M G Fiori

Policlinico Abano Terme, Padua, Veneto, Italy

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Publications (58)146.39 Total impact

  • Diabetic Medicine 07/2009; 10(S2):98S - 102S. · 3.24 Impact Factor
  • M G Fiori, L Petrelli, M G Nunzi
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    ABSTRACT: The incidental finding of four ectopic ganglion cells within the pelvic nerve of a normal rat prompted a thorough electron microscopic investigation of the ultrastructural features of these neurons. They were found to enwrap presynaptic terminals inside crater-like invaginations; the appositional surfaces were made more complex by the presence of slender dendritic appendages and sheet-like processes of glial cells. The presynaptic elements contained both clear and dense-cored vesicles, and appeared similar to those characterizing SIF (paraneuronal) cells. In addition, cilia were encountered in both the invaginated processes and most of the Schwann cells associated with the pre- and postsynaptic nerve cells and their processes. Overall, these features were deemed worth reporting because 1) of the unusual features of synaptic input from a SIF cell to a ganglion cell associated with the pelvic plexus, and 2) the ectopic ganglion cells possibly represent the sole example, other than ciliary neurones in the avian ciliary ganglion, of postsynaptic cells encasing presynaptic endings inside their perikarya.
    Journal of the Peripheral Nervous System 02/1996; 1(3):241-9. · 2.57 Impact Factor
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    ABSTRACT: Spontaneous and evoked synaptic transmission were studied at the rat extensor digitorum longus (EDL) neuromuscular junction in the presence of CGIIIA mu-conotoxin, a peptide which suppresses action potential in the sarcolemma, while not affecting impulse conduction along motor nerve fibers. The binomial parameters m (mean quantal content) and n (number of units involved in evoked quantal release) increased as a function of extracellular Ca++ ([Ca++]o), up to the physiological concentration (2 mM). Additional Ca++ failed to induce a statistically significant increase in either m or n, while the probability of activation (p) did increase, approaching unity at 4 mM [Ca++]o. In cut EDL preparations, without CGIIIA, the relation between end-plate potential amplitude and [Ca++]o resembled that for quantal content in unlesioned, CGIIIA-treated muscles. In contrast, normal preparations exposed to 0.5 mg/ml d-tubocurarine were much more responsive to Ca++ variations, with a significant end-plate potential amplitude increase in the presence of 4 mM [Ca++]o. However, in curarized preparation the evoked release was remarkably affected by repetitive stimulation, while in the absence of postsynaptic blockers release levels were more stable. We suggest that the stimulatory effect of extracellular Ca++ on evoked release at the mammalian neuromuscular junction might normally be depressed under physiological conditions, possibly by a down-regulation mechanism involving presynaptic nicotinic receptors. Such inhibition would increase nerve transmission efficiency during prolonged motor terminal activity.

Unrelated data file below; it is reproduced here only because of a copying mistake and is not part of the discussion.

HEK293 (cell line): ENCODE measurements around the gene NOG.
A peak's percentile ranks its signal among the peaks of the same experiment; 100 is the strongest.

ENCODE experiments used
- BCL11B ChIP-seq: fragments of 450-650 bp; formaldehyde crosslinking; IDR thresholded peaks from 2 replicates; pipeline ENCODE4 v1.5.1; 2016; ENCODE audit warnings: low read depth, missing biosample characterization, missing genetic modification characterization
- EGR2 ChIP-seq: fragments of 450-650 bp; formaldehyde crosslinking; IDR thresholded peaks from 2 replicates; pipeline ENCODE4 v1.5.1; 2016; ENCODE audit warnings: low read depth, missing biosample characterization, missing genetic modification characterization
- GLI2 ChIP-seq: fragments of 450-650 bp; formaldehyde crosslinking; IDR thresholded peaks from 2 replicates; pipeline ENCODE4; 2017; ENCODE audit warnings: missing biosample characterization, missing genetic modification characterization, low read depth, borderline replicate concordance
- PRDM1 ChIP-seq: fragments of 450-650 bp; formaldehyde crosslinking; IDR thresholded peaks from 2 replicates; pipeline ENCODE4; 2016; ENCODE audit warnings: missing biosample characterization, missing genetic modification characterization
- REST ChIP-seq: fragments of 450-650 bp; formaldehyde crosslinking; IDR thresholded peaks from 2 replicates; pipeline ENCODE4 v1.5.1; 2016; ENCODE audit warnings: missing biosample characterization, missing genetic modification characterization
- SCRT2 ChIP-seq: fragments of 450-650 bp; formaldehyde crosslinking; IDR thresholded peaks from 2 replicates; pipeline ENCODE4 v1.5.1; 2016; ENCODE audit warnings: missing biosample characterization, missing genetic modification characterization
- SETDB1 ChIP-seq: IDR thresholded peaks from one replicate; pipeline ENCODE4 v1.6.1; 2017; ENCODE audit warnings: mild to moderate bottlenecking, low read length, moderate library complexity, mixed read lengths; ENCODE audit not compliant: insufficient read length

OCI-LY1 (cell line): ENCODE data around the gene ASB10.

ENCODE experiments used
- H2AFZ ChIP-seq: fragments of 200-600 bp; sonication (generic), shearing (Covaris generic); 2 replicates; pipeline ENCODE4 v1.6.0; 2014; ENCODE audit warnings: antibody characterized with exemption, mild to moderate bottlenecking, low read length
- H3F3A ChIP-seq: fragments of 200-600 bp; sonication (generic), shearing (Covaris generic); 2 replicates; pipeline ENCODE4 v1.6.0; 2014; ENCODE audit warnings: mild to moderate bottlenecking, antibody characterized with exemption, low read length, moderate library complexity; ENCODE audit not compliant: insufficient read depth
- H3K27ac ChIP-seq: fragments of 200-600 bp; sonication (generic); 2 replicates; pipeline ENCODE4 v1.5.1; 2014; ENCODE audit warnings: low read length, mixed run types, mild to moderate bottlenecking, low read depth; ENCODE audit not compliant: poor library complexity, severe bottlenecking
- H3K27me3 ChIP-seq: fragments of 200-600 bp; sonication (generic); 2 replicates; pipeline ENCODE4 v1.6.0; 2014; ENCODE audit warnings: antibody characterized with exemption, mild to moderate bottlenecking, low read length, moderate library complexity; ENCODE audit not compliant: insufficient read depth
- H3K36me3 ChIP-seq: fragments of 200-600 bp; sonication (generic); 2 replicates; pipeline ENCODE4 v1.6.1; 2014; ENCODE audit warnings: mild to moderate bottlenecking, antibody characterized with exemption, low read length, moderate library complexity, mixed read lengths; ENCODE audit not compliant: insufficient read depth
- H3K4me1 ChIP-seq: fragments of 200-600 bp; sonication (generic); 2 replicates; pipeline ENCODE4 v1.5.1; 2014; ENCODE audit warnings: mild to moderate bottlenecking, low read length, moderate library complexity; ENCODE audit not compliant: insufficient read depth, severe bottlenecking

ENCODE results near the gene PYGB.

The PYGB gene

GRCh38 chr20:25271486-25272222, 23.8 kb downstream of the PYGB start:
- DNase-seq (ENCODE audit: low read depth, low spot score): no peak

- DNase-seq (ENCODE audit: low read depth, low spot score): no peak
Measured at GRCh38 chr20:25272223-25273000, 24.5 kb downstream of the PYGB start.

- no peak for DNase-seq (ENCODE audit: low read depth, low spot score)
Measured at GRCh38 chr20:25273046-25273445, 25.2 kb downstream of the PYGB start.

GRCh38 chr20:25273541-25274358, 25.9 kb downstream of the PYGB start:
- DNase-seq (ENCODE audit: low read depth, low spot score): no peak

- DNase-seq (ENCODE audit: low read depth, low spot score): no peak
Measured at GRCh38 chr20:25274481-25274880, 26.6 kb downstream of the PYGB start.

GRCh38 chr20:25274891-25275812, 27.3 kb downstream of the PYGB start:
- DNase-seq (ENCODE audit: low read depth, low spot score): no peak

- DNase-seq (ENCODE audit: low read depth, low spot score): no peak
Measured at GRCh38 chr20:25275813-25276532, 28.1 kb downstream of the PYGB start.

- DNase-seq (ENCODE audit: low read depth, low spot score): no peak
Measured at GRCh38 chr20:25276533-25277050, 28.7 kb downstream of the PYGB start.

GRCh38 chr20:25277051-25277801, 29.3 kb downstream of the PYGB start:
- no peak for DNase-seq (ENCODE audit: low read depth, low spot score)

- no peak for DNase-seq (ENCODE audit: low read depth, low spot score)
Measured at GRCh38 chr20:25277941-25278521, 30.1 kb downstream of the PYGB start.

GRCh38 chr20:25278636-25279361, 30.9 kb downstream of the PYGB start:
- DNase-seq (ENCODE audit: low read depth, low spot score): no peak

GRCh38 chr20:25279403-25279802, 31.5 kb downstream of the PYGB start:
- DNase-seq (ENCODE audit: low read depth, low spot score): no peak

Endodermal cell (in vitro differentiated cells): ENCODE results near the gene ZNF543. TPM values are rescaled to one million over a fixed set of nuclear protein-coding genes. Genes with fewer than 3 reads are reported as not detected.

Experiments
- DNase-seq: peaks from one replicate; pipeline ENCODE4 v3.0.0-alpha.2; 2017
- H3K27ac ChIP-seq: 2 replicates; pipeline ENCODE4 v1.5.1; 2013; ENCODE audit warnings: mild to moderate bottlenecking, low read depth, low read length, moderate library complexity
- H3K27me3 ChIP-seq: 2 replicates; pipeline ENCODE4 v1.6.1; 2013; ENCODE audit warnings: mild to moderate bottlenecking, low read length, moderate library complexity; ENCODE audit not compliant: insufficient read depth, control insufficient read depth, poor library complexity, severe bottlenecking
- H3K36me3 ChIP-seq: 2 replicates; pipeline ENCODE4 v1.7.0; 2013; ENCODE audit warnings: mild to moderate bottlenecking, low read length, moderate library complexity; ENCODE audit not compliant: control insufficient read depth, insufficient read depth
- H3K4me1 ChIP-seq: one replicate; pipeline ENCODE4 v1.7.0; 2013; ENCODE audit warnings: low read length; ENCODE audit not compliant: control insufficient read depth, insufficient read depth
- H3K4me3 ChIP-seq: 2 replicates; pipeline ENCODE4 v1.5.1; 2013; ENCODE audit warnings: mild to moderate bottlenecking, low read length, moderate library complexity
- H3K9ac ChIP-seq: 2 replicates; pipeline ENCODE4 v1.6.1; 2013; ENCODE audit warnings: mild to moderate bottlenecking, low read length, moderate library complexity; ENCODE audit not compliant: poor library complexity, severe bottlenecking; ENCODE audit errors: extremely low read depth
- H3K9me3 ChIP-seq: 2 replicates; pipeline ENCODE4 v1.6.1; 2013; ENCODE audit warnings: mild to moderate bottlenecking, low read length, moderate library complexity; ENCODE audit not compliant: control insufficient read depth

Journal of the Peripheral Nervous System 02/1996; 1(1):65-72. · 2.57 Impact Factor
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    ABSTRACT: A case of familial amyloidotic polyneuropathy (FAP) is reported in which peripheral nerve and skeletal muscle biopsies were obtained from the right leg to assess the severity of the relatively late-onset but rapid-evolving neuropathy. The present paper deals with some remarkable features found in the muscular biopsy, taken from peroneus brevis and extensor digitorum longus muscles. Several fibers contained amyloid masses characterized by Congo red positivity and birefringence on polarized light microscopy: histoenzymologic staining revealed that these fibers were always type 2B and appeared grossly hypertrophied. The presence of amyloid inside the muscle fibers was possibly dependent on the internalization of capillaries leading to direct deposition of amyloid fibrils into the sarcoplasm. Fiber vascularization occurred independently of fiber splitting, which appeared to be frequent in both muscles and was characterized by unusual segmental changes in the histochemical properties of the daughter fibers with respect to those of the parent fiber. Target/targetoid and degenerating areas were also observed in a large number of type 2 fibers, usually in close relationship with segmental splitting phenomena. These findings were interpreted as possible secondary myopathic changes accompanying chronic denervation-reinnervation episodes in the course of FAP.
    Clinical neuropathology 01/1996; 15(4):240-7. · 1.34 Impact Factor
  • Neuromuscular Disorders - NEUROMUSCULAR DISORD. 01/1996; 6.
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    ABSTRACT: Vascular dementia is usually sporadic and associated with definite risk factors. Several cases also occur in a familial fashion, and may affect middle-aged or even younger subjects. Recently, an autosomal dominant inheritance was demonstrated in two unrelated French families, the members of which were affected by stroke-like episodes culminating in progressive dementia. Genetic linkage analysis assigned the disease locus to chromosome 19q12. We report an additional kindred of Italian origin in which at least 16 subjects presented leukoencephalopathic alterations. Recurrent strokes, psychiatric disturbances, dementia, and in 2 members, tetraplegia and pseudobulbar palsy were the hallmarks of this syndrome. Notably, 5 asymptomatic individuals had neuroradiological signs of leukoencephalopathy. Pathological examination of 1 subject revealed a widespread vasculopathy of the perforating arterioles, characterized by deposition of eosinophilic-congophilic material that did not immunostain with antibodies against prion protein, beta-amyloid, cystatin C, transthyretin, or heat-shock protein 70 and was similar to that described in the French families. Based on the maximum lod score, the most likely location for the disease locus was also mapped to chromosome 19q12, and found to coincide with the CADASIL (cerebral autosomal dominant arteriopathy with subcortical infarcts and leukoencephalopathy) locus. The present results confirm the existence of a nosologically distinct, autosomal dominant cerebrovascular disease, presenting with recurrent subcortical ischemic strokes independent of vascular risk factors.